It is a sad fact that most people only attend to poetry when they are at school, and then only because there are exams to be done at the end of the course. Adults often remain unconscious of the poetry around them. The conditions of modern life are such that many cannot hear the truth being spoken to them.
This is a sad fact because poetry, real poetry, had its original impulse in man’s earliest religious feelings, and poetry has remained an important constant in religion ever since.
The great poets of the Christian tradition – Dante, Herbert, Vaughan, Hopkins – all have things to say that are as important as anything in the Scriptures. Indeed poetry is in its way a form of revelation.
When people do seek out poetry, it is often the poets of the past, already familiar in various ways, to whom they turn. But the editors of this immense volume – it runs to some 450 pages and contains work by over 300 poets – want their readers to focus on what is being written now by “unestablished” poets no-one has yet put on the Leaving course, or any course at all. Inevitably most of the names will be unfamiliar, but this is a good thing, for it allows one to approach their work with an open mind.
The editing of this book represents a welcome return to his academic and theological interests for Fr Oliver Brennan, who has had recent experiences of the often pharisaical nature of people these days.
He holds a doctorate from Fordham University where he was an Adjunct Professor of Religious studies. He is also the author of Catholic Issues in Religious Education and Cultures Apart? The Catholic Church and Contemporary Irish Youth.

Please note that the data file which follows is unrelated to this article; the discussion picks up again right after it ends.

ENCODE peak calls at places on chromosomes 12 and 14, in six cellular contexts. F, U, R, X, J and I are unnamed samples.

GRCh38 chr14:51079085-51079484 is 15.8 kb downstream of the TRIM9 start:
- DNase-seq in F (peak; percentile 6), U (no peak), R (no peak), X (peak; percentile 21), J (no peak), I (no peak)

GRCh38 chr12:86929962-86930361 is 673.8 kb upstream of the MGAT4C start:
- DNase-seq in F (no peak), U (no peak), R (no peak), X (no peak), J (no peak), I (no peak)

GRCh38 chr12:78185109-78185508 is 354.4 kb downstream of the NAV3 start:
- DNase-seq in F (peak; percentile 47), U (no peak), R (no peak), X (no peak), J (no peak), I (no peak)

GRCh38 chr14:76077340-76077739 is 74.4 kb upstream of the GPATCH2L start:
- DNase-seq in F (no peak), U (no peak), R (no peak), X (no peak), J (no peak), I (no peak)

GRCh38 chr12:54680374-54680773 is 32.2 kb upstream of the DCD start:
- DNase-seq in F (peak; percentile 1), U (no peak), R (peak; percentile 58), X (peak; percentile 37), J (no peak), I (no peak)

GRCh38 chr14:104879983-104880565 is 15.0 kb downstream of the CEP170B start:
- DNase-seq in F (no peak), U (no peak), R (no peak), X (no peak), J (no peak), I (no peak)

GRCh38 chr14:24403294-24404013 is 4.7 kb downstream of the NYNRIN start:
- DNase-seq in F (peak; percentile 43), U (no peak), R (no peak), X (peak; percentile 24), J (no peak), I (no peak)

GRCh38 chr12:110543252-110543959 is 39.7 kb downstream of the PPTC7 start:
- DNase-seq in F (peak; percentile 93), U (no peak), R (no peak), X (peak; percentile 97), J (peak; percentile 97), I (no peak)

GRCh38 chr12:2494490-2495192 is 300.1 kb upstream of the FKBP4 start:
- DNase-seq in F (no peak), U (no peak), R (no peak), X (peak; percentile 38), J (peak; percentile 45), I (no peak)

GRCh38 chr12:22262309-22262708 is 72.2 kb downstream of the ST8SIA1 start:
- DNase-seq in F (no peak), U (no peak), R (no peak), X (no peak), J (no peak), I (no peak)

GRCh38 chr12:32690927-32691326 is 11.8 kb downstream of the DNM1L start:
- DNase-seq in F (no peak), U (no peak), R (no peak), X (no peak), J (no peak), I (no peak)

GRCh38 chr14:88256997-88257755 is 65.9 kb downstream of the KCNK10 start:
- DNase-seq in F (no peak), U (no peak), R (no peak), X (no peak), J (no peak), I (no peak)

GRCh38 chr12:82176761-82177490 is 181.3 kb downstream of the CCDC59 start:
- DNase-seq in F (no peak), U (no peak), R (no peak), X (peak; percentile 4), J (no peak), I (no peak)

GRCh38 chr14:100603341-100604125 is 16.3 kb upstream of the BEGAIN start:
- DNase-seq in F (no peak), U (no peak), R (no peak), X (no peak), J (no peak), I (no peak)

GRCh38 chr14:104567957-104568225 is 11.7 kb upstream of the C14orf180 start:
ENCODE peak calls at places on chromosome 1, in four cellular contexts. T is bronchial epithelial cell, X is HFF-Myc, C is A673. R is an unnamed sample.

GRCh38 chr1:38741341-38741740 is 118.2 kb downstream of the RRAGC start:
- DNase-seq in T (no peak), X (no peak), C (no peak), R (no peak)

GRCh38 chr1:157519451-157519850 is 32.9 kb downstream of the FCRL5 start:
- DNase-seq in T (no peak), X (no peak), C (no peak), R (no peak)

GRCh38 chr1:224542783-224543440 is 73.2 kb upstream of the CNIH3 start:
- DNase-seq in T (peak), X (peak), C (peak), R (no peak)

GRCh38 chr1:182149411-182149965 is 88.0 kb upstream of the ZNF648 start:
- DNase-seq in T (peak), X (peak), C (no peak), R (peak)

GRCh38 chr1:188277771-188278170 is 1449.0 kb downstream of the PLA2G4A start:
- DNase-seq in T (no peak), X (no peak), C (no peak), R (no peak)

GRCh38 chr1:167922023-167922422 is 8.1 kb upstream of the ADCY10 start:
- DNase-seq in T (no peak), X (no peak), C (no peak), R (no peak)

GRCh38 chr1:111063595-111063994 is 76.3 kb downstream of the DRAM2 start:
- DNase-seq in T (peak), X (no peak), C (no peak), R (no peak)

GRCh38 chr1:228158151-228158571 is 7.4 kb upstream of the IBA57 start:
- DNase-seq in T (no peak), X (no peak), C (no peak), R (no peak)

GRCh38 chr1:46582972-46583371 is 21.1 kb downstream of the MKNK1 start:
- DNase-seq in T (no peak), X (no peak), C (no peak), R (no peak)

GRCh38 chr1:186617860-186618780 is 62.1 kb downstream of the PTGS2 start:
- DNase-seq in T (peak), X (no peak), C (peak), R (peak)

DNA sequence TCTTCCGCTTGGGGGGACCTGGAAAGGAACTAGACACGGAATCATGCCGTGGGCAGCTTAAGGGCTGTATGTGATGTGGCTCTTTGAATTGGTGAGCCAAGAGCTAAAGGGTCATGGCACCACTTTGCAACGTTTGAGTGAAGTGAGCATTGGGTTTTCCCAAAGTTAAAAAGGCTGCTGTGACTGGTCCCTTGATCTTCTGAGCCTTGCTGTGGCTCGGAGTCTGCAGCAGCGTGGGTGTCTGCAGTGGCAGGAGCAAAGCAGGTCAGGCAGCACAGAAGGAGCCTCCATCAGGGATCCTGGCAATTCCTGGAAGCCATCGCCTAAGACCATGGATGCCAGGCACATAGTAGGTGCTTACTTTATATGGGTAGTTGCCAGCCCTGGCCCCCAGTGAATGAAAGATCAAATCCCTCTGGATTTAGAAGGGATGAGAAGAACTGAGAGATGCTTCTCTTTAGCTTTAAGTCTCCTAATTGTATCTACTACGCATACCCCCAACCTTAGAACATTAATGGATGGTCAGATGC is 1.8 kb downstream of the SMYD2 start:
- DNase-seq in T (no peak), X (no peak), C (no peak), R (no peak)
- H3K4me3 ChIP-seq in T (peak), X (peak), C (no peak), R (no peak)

This book has been put together in co-operation with American colleagues, so its sweep is wide; not merely modern American, but many other cultures are represented. There is a vast variety of styles here, but if there is a common theme it is that of seeking an experience with the infinite. But for many of the poets that experience is to be sought in the extraordinary – perhaps even miraculous – insights they are granted into everyday life.
There are also poems of doubt, fear, and negative passions.
The processes of religion are not always all along a path of light. These poets are often better at expressing these than those who experience many fears and horrors, and search for comfort or explanation. The poets have been there too, in ways perhaps than many priests have not been.
Edna McDonough in praising the book remarks that there are many for whom “poetry has become a resource or replacement for faith-bound spirituality”.
The poets’ quest for God can be for everyone. Yet what many of these overlook is the poetry that can be found everywhere in the Bible.
Those apercus of life and experience which are referred to as the parables are in fact the poetry of Jesus Christ. Read in that light the poems in this book too will be, for many readers, parables as well, leading them quietly and silently into a richer understanding, not just of themselves or poetry, but of life itself.
This anthology will be found richly rewarding by readers who approach it the right frame of mind. But then the same can be said of the Gospels.